TOKYO (Kyodo) — Japan’s parliament approved Wednesday a fourth extra budget for the current fiscal year that will assist companies struggling as a result of the March 2011 earthquake and tsunami as well as the recent sharp appreciation of the yen, which has weighed on the country’s exports.
The House of Councillors voted for the 2.53 trillion yen ($32.8 billion) supplementary budget for fiscal 2011 ending March, which will also finance the reinstitution of tax breaks for the purchase of environmentally friendly vehicles, in support of carmakers, a major casualty of the stronger yen.
The focus is now shifting to deliberations on a 96 trillion yen draft initial budget for the next fiscal year. Diet affairs chiefs from Prime Minister Yoshihiko Noda’s Democratic Party of Japan and two major opposition parties agreed earlier in the day to hold question-and-answer sessions on Thursday, Friday and Monday, lawmakers said.
The approval of the extra budget by the opposition-controlled upper chamber followed its endorsement last week by the more powerful House of Representatives, where the DPJ-led coalition controls a majority.
The budget sets aside 500 billion yen, with which the government will offer credit guarantees when a state-backed entity raises funds to purchase debt from financial institutions in order to support companies suffering from “dual loan” problems, as they have to borrow from lenders to rebuild their businesses following the March 2011 disaster in addition to their existing debt.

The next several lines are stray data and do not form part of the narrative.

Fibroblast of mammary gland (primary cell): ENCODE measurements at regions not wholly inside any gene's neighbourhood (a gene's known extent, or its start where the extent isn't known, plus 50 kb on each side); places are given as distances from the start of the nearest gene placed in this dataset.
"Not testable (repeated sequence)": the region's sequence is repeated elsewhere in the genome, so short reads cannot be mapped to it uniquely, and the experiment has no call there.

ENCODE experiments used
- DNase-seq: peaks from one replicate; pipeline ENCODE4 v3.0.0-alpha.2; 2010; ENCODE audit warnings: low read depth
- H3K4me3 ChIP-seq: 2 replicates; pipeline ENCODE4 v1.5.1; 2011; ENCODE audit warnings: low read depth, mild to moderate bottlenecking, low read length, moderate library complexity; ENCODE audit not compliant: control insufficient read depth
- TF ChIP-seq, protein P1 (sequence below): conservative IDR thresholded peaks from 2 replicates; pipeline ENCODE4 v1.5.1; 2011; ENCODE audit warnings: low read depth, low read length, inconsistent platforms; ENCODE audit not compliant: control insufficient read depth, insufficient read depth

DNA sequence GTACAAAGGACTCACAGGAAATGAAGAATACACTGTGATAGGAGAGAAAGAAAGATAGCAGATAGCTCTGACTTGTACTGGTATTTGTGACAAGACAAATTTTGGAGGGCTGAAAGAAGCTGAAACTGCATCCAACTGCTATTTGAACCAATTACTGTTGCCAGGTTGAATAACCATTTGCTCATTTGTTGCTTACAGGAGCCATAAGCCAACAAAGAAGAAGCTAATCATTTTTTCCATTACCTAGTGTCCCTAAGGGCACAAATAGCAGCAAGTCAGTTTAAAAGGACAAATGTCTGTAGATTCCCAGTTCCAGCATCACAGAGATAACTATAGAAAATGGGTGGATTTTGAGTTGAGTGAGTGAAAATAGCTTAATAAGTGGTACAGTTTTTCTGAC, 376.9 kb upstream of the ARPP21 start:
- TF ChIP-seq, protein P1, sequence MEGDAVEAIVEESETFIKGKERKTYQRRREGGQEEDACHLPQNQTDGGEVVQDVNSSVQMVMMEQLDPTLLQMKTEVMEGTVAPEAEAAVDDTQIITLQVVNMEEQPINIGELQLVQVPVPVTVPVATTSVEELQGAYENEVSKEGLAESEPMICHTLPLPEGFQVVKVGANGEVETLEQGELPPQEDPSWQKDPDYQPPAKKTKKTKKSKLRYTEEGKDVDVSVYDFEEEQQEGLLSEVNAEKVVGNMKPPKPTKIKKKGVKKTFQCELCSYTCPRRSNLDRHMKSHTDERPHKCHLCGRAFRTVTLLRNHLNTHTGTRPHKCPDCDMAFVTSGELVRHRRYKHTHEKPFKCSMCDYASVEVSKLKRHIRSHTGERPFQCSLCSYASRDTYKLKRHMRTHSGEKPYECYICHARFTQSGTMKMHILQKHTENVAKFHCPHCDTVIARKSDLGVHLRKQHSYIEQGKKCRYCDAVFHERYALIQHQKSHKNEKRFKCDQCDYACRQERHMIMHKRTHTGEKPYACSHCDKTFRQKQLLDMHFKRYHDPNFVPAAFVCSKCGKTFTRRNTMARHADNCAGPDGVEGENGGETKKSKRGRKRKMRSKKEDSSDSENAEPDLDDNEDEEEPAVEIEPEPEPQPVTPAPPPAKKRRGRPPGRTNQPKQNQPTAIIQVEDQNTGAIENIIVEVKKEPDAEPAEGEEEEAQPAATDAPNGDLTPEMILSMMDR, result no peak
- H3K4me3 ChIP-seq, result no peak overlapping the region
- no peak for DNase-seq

Among other steps, the government will facilitate fundraising by smaller companies as many of them, including parts suppliers, are affected by sluggish manufacturing activity at major exporters such as automakers and high-tech companies, whose profitability has been eroded with the yen’s appreciation to record levels against other major currencies.
The government will not issue any bonds to finance the supplementary budget but will instead tap into tax revenues for fiscal 2011 that are higher than earlier projections as well as a surplus in funds originally set aside to service existing debt, thanks to long-term interest rates remaining lower than expected.
(Mainichi Japan) February 8, 2012